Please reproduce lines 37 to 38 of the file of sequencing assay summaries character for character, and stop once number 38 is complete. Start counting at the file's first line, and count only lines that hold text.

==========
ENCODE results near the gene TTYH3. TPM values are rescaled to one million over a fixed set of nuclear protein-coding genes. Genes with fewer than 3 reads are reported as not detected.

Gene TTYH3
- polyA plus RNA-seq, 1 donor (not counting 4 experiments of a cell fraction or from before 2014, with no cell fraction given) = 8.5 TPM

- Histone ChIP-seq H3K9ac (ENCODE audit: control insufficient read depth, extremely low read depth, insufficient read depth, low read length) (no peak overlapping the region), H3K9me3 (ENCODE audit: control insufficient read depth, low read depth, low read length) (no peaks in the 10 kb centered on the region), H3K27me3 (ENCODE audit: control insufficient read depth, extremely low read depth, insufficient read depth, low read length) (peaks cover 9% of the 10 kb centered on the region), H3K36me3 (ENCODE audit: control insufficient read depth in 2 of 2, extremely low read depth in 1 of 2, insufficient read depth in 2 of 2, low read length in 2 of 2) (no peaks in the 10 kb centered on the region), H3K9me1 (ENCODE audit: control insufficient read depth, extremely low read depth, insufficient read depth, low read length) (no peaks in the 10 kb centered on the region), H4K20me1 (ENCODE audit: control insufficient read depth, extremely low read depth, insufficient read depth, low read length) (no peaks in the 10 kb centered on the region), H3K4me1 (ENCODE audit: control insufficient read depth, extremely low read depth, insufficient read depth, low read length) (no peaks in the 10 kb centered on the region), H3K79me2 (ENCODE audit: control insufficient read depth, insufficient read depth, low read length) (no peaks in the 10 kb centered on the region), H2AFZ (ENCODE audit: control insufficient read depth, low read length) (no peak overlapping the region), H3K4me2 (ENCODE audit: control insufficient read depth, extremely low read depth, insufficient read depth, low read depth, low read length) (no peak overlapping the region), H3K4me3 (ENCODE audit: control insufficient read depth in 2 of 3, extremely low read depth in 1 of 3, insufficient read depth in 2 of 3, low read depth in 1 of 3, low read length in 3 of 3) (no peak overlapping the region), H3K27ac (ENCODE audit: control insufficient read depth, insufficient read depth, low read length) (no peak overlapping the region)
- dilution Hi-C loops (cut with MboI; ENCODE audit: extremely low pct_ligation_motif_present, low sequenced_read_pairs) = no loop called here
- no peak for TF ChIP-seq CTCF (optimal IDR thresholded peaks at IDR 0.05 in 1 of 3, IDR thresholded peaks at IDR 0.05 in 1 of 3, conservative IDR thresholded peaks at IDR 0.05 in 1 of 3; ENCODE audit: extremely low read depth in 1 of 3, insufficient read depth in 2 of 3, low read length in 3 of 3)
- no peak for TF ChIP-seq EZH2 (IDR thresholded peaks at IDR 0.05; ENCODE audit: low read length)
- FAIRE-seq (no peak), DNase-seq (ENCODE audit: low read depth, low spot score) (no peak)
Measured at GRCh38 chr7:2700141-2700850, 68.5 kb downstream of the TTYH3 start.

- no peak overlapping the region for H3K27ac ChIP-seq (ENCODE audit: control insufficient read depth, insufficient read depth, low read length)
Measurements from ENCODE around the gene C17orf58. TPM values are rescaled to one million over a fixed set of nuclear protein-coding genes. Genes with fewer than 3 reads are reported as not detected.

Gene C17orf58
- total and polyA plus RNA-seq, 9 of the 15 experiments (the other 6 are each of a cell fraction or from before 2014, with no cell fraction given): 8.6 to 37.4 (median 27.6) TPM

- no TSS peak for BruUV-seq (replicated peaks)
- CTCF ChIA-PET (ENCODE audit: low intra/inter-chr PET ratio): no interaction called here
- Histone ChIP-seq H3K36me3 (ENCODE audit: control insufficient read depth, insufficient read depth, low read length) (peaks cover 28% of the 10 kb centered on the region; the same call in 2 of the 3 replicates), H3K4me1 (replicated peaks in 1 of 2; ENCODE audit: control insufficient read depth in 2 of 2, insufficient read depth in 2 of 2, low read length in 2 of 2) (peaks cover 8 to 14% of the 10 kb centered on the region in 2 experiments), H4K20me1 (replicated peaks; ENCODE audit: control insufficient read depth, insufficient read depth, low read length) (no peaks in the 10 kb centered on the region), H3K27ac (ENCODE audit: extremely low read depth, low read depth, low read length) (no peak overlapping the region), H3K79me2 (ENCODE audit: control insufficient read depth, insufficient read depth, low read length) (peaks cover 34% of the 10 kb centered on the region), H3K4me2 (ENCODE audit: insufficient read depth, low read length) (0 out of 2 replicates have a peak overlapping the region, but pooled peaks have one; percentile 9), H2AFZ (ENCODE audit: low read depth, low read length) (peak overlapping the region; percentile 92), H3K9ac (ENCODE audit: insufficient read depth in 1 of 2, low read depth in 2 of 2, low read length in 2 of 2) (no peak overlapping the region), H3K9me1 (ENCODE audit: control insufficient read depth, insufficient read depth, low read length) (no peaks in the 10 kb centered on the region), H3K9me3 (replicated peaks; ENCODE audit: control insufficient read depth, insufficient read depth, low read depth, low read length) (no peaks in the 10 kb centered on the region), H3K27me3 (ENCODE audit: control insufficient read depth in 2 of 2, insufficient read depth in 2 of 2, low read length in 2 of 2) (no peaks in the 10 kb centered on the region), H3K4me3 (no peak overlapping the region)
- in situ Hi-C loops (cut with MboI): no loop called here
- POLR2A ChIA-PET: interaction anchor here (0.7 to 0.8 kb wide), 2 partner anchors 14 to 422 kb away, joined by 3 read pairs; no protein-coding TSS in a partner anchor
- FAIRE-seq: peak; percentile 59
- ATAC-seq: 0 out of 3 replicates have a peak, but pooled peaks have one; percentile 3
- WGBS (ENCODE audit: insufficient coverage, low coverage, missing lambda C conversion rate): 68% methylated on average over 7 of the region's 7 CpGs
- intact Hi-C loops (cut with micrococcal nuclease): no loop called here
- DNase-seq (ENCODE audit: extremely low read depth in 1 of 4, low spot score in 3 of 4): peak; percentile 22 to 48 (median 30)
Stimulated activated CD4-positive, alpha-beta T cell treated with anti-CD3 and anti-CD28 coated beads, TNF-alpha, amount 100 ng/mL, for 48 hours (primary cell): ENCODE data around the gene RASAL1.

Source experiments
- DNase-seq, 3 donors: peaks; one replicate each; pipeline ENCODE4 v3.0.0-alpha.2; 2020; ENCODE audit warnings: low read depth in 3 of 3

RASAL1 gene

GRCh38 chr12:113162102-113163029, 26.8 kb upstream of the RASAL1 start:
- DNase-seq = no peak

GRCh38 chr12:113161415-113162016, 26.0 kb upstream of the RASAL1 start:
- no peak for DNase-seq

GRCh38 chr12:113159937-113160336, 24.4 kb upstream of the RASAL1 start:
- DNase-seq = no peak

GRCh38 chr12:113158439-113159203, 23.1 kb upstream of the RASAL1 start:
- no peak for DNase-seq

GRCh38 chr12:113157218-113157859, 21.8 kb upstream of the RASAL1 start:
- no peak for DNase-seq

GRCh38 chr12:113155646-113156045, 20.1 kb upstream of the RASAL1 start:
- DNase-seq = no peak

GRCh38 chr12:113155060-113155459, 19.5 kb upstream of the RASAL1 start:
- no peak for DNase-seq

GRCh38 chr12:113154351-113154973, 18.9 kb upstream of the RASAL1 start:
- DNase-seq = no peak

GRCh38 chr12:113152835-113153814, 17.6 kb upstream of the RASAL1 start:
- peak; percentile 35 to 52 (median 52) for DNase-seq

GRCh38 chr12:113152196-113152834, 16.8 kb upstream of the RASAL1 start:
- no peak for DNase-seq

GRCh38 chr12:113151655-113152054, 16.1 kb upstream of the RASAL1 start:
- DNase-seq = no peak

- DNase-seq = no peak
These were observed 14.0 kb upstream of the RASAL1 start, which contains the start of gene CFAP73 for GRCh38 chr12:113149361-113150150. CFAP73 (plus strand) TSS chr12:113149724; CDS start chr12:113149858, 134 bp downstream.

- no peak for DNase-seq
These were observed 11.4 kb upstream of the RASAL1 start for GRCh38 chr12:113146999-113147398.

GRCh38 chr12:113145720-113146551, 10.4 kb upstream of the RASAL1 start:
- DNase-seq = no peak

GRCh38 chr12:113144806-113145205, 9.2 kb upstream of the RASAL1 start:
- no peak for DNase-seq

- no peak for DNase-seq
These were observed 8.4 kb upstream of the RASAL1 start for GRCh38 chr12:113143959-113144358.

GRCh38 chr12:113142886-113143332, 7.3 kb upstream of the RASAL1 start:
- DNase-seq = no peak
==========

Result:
- no peak for DNase-seq

GRCh38 chr12:113155646-113156045, 20.1 kb upstream of the RASAL1 start: